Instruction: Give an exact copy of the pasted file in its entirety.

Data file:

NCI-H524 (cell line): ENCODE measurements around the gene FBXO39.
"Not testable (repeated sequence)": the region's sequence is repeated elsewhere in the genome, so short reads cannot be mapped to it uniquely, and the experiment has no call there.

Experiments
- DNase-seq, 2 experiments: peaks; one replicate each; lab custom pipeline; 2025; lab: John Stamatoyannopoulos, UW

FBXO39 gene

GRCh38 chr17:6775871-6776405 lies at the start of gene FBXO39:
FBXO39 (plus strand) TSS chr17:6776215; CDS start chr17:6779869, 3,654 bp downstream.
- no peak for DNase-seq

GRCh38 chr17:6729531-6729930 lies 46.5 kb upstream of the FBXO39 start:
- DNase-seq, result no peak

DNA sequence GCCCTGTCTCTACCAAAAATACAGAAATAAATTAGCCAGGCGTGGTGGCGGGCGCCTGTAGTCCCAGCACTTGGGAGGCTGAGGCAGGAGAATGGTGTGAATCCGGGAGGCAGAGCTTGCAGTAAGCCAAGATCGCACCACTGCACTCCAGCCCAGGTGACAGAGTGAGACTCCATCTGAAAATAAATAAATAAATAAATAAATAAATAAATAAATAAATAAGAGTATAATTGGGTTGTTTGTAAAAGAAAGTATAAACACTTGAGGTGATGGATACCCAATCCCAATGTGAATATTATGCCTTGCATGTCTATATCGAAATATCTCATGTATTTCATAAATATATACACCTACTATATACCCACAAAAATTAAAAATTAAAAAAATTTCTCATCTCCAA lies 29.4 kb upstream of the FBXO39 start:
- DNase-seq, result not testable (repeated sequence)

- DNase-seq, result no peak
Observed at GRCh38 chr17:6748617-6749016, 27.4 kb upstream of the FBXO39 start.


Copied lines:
NCI-H524 (cell line): ENCODE measurements around the gene FBXO39.
"Not testable (repeated sequence)": the region's sequence is repeated elsewhere in the genome, so short reads cannot be mapped to it uniquely, and the experiment has no call there.

Experiments
- DNase-seq, 2 experiments: peaks; one replicate each; lab custom pipeline; 2025; lab: John Stamatoyannopoulos, UW

FBXO39 gene

GRCh38 chr17:6775871-6776405 lies at the start of gene FBXO39:
FBXO39 (plus strand) TSS chr17:6776215; CDS start chr17:6779869, 3,654 bp downstream.
- no peak for DNase-seq

GRCh38 chr17:6729531-6729930 lies 46.5 kb upstream of the FBXO39 start:
- DNase-seq, result no peak

DNA sequence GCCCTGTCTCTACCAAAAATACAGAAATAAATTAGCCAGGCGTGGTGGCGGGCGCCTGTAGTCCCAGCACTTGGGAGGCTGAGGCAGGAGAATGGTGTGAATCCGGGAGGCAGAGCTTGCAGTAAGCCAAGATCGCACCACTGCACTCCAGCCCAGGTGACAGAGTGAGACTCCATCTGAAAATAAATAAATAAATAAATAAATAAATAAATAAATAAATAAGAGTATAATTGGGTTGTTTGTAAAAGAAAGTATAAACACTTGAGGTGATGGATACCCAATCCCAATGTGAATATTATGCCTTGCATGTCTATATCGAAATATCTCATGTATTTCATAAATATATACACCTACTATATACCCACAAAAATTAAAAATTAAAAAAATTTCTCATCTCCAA lies 29.4 kb upstream of the FBXO39 start:
- DNase-seq, result not testable (repeated sequence)

- DNase-seq, result no peak
Observed at GRCh38 chr17:6748617-6749016, 27.4 kb upstream of the FBXO39 start.